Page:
Variously described by historians and thinkers as the ‘most terrible century in Western history’, ‘a century of massacres and wars’ and the ‘most violent century in human history’, the 20th century – and in particular the period between the First World War and the collapse of the USSR – forms a coherent historical period which changed the entire face of human history within a few decades. This book examines the trajectory of the Cold War and the fallouts for the rest of the world to seek lessons for the 21st century to manage international relations today and avoid conflict. Written by experts in their field, the chapters provide an alternative perspective to the Western-paradigm dominated international relations theory. The book examines for example whether now in the 21st century the unipolar moment has passed and if the changing economic balance of power, thrown up by globalization, has led to the emergence of a multipolar world capable of economic and multilateral cooperation. It discusses the potential of new cooperative security frameworks, which would provide an impetus to disarmament and protection of the environment globally and asks if nuclear disarmament is feasible and necessary. The book highlights areas in which the potential for conflict is ingrained. Offering Asian perspectives on these issues – perspectives from countries like Afganistan, Vietnam, West Asia and Pakistan which were embroiled in the Cold War as mere pawns and which have become flashpoints for conflict in our century – this book is an important contribution to the ongoing debate.
Table of Contents
1. Introduction Chandra Chari Part I: Superpower Rivalry: An Overview 2. A Historical Overview of the Cold War K. Subrahmanyam 3. Superpower Rivalry and the Victimization of Korea: The Korean War and the North Korean Nuclear Crisis Haksoon Paik 4. Regional Fallout: Vietnam Baladas Ghoshal 5. Afghanistan: Before and After the Cold War Amin Saikal 6. Pakistan and the Cold-War Stephen Cohen Part II: Prospects for a Multipolar World: Perspectives at the Beginning of the Twenty-first Century 7. Theorizing Unipolarity E. Sridharan 8. Debating Multilateralism: The Role of Emerging Powers Swaran Singh 9. Europe, China, India and the Multipolar World Order Charles Grant 10. Globalization Revisited: Evolving Chinese Discourses on the Open Door Policy and Integration with the World Economy Kalpana Misra 11. Recolonizing West Asia in the 21st Century? Gulshan Dietl 12. Emerging International Order and South Korea’s Survival Strategy Tae Woo Kim Part III: Thinking Beyond Borders & Boundaries: Prospects for War & Peace 14. Conflict Models: How Relevant are They to Asia? Anuradha M. Chenoy 15. Religion as a Catalyst for Conflict: The Case of Islam Jamal Malik 16. The Antarctic Experiment in Utopia: Sovereignty, Resources and Sustainability Sanjay Chaturvedi Part IV: Looking Ahead: Can History be Prevented from Repeating Itself? 17. Nuclear Disarmament: Mirage or Need of the Hour? P.R. Chari 18. To Err is Statesmanlike, to Learn Folly T.C.A. Srinivasa-Raghavan 19. Is History Being Repeated? Radha Kumar 20. Engaging the Idea of Global Citizenship Siddharth Mallavarapu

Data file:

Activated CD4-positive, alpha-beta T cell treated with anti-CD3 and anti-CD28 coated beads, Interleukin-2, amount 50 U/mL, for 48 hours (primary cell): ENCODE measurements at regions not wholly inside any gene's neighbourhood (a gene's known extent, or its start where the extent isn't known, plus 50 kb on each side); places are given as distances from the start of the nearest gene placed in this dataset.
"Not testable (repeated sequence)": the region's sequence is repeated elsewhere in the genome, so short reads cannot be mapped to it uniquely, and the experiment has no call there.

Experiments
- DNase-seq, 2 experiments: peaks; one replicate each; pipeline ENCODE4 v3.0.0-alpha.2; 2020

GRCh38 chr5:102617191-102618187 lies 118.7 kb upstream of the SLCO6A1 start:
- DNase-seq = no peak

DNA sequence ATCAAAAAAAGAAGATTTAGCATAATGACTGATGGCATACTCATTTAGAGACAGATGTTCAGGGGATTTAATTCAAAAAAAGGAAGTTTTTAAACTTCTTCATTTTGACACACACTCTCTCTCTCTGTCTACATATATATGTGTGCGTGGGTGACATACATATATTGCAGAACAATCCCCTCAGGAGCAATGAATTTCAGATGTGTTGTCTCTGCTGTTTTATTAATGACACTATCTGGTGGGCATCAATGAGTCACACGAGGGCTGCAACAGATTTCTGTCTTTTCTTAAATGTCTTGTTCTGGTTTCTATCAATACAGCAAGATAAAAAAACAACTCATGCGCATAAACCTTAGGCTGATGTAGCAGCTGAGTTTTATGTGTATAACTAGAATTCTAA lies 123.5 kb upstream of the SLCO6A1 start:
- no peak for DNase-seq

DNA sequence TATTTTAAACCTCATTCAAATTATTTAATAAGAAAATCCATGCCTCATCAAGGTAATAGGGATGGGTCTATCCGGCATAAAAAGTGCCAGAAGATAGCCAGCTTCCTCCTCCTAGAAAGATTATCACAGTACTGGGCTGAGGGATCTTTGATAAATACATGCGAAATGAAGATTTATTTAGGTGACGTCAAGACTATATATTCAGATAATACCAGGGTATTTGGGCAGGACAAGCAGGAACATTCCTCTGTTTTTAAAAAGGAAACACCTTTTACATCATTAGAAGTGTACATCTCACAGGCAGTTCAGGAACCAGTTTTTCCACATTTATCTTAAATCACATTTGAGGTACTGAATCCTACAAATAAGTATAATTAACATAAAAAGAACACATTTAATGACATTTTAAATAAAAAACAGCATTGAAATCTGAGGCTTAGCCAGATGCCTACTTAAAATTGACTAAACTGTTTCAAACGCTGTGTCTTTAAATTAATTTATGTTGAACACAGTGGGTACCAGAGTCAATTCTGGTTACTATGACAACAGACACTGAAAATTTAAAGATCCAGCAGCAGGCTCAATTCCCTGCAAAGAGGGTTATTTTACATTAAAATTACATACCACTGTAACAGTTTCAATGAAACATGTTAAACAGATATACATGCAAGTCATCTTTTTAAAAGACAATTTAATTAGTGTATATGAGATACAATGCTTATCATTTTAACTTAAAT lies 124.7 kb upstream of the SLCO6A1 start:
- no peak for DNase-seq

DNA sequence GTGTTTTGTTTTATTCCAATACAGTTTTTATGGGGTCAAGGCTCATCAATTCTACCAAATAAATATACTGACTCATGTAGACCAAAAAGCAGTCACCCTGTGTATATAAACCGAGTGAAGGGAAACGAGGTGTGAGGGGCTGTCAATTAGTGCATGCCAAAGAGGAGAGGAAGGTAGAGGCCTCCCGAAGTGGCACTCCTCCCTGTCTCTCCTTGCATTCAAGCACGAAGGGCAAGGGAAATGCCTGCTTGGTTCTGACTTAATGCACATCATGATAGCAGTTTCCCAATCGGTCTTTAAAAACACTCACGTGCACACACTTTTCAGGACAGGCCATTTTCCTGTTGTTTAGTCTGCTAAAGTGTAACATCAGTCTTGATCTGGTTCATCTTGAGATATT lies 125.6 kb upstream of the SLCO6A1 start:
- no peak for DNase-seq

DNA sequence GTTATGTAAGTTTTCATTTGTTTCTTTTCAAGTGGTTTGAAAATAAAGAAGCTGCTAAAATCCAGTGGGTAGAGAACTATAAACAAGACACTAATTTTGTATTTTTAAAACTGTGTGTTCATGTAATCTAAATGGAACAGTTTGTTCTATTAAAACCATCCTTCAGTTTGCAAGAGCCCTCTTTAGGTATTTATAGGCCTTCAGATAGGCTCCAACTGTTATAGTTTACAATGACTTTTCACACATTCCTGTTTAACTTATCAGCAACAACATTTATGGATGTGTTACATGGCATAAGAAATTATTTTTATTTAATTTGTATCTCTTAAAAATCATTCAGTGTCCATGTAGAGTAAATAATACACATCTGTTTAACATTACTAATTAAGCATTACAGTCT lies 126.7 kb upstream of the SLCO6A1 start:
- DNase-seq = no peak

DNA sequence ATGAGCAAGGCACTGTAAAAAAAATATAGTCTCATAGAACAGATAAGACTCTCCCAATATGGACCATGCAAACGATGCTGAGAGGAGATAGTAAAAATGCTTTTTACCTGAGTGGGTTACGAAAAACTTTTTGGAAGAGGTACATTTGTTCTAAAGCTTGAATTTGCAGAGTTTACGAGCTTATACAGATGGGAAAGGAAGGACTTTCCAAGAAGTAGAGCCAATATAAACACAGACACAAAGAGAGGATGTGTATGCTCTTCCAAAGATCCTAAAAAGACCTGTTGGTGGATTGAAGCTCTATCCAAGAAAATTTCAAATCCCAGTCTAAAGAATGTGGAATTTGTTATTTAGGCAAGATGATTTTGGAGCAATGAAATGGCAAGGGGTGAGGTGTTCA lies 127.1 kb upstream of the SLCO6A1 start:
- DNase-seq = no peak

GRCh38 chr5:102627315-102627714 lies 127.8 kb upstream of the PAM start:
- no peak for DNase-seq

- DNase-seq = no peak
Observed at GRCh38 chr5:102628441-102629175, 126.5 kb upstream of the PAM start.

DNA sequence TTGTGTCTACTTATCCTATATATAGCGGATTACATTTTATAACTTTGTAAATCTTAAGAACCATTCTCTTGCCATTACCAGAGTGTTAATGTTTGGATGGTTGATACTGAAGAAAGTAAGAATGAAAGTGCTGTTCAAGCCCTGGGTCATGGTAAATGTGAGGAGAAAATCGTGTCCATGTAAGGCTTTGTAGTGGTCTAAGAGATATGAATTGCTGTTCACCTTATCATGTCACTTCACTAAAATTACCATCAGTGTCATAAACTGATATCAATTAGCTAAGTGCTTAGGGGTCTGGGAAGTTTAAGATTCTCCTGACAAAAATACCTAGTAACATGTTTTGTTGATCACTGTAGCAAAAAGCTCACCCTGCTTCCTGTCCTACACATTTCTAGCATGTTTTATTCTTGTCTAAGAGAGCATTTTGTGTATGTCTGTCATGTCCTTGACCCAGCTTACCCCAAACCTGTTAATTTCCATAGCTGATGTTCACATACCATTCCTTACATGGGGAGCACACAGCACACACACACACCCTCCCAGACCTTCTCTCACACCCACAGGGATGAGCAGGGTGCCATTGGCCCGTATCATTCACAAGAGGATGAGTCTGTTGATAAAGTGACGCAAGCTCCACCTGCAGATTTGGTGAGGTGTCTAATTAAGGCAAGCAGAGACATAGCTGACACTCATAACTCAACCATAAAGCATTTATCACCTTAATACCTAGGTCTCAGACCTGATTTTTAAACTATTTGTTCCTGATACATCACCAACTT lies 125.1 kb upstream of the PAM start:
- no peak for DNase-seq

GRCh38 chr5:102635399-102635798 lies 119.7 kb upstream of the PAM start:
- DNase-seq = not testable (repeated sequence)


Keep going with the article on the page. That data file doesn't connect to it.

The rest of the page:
Chandra Chari is one of the founder-editors, and present Editor of The Book Review - a journal of repute promoting research in political thought and international relations. She is the current Chairperson of The Book Review Literary Trust, India. She recently edited War, Peace, Hegemony in a Globalized World: The Changing Balance of Power in the Twenty-First Century (also published by Routledge).